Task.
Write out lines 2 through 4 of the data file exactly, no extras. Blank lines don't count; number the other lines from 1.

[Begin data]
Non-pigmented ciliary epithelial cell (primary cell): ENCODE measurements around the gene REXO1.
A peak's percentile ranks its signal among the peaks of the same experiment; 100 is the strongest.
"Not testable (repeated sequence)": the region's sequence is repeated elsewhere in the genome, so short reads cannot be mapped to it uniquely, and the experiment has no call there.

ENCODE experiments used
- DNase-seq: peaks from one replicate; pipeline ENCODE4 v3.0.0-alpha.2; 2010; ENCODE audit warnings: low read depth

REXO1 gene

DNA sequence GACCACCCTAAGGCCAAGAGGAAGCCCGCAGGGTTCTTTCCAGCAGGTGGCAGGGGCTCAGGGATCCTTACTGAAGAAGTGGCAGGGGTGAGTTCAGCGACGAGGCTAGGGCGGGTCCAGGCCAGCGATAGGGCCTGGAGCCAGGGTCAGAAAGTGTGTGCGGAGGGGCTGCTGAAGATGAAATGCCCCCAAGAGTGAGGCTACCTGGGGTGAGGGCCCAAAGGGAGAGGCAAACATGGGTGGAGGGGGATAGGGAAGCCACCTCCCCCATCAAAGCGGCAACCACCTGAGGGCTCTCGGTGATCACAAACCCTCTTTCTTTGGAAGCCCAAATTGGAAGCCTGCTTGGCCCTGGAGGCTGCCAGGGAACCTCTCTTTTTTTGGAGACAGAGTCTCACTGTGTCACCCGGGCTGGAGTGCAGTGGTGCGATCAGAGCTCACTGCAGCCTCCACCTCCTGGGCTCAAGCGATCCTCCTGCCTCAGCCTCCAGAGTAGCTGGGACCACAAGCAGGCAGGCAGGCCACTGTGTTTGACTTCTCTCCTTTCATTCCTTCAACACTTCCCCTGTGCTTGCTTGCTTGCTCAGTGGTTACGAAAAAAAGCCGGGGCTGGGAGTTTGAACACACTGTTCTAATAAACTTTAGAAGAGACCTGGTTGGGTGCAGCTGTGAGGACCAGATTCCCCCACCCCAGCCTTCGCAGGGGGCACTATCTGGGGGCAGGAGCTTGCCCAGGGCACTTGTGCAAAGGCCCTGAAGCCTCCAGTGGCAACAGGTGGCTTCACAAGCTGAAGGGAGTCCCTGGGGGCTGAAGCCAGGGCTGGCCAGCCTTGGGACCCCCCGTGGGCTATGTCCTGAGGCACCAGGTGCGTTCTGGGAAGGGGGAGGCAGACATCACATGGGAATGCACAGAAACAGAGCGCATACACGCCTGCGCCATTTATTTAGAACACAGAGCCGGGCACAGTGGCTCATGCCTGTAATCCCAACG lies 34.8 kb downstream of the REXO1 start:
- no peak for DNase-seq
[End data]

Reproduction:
A peak's percentile ranks its signal among the peaks of the same experiment; 100 is the strongest.
"Not testable (repeated sequence)": the region's sequence is repeated elsewhere in the genome, so short reads cannot be mapped to it uniquely, and the experiment has no call there.

ENCODE experiments used